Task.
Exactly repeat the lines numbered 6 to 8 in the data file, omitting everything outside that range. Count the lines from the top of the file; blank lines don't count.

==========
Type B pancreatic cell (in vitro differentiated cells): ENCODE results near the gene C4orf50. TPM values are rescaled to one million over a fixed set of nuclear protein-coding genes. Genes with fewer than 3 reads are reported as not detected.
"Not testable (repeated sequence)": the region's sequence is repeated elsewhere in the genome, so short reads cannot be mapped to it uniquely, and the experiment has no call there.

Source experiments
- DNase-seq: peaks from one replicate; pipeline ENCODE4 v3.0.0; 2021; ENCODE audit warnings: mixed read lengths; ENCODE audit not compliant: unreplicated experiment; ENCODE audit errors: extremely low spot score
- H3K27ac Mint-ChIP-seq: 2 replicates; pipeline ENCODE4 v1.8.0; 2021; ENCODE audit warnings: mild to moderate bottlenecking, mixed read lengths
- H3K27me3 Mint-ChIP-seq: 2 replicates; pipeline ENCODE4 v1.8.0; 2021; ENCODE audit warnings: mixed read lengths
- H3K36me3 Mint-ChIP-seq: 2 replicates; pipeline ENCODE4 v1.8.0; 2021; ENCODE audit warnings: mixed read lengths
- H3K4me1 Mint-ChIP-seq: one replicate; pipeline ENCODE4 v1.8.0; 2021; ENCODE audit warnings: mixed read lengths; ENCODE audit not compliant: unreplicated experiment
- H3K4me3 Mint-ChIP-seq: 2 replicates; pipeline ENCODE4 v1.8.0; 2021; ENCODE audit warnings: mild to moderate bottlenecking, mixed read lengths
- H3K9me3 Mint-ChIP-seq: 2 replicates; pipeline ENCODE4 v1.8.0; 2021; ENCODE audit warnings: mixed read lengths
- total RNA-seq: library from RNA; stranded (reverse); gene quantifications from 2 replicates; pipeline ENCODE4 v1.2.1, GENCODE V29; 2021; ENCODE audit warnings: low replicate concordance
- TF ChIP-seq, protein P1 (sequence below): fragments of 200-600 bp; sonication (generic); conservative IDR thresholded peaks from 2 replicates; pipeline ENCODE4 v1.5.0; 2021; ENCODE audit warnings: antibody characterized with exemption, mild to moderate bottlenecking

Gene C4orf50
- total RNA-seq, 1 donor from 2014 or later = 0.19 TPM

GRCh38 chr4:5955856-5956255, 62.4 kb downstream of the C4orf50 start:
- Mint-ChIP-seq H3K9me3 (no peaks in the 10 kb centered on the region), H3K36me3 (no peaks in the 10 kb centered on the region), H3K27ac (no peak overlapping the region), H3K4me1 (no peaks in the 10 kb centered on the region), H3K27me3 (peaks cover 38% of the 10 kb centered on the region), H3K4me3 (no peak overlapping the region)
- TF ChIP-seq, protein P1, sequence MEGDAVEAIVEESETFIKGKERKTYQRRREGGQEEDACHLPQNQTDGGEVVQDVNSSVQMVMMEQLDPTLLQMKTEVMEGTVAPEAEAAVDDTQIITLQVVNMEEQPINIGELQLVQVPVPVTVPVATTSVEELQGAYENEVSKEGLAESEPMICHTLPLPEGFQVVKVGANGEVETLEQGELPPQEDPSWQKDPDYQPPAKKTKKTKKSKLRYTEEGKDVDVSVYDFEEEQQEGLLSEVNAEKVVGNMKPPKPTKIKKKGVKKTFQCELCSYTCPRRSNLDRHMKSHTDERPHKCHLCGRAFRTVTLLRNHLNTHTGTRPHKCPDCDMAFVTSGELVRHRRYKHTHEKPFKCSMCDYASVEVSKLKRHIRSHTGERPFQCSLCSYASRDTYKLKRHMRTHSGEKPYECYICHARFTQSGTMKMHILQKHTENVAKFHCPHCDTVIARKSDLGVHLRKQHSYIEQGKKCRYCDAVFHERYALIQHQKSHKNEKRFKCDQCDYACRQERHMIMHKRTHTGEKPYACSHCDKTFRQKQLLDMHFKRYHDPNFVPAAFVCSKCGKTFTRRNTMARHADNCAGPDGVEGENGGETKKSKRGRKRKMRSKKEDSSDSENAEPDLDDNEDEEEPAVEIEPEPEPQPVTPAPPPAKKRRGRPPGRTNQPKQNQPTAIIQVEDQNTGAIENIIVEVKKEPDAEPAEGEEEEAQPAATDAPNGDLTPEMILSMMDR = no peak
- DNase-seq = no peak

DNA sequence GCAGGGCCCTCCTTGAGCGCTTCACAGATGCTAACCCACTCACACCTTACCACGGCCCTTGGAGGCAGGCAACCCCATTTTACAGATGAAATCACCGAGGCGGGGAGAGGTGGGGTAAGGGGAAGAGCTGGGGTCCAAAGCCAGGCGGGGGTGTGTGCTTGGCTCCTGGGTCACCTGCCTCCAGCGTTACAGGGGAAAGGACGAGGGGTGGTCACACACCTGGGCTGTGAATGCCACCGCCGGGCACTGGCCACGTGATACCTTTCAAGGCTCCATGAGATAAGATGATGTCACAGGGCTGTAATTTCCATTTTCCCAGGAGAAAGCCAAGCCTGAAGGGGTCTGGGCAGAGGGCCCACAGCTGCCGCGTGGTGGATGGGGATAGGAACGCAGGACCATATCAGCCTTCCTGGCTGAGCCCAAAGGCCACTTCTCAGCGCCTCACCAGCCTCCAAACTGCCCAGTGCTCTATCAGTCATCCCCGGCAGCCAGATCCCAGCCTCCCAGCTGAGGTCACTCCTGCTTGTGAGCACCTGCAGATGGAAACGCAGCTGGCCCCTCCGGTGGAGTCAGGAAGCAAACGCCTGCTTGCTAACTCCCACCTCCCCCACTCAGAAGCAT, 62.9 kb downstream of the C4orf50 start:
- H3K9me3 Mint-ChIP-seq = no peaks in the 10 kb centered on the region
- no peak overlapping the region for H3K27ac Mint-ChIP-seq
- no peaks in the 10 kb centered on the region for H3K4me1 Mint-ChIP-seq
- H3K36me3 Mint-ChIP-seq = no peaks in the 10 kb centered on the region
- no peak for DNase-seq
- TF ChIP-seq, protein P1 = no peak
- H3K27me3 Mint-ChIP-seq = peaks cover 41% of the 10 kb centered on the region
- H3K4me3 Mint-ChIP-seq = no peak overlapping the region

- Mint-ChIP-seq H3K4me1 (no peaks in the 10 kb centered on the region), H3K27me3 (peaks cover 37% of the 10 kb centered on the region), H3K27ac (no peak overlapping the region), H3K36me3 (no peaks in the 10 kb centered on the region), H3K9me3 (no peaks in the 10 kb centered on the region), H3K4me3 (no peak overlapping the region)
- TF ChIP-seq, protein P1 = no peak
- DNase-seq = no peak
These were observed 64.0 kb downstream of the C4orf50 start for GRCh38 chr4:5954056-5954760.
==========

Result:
- H3K27me3 Mint-ChIP-seq: 2 replicates; pipeline ENCODE4 v1.8.0; 2021; ENCODE audit warnings: mixed read lengths
- H3K36me3 Mint-ChIP-seq: 2 replicates; pipeline ENCODE4 v1.8.0; 2021; ENCODE audit warnings: mixed read lengths
- H3K4me1 Mint-ChIP-seq: one replicate; pipeline ENCODE4 v1.8.0; 2021; ENCODE audit warnings: mixed read lengths; ENCODE audit not compliant: unreplicated experiment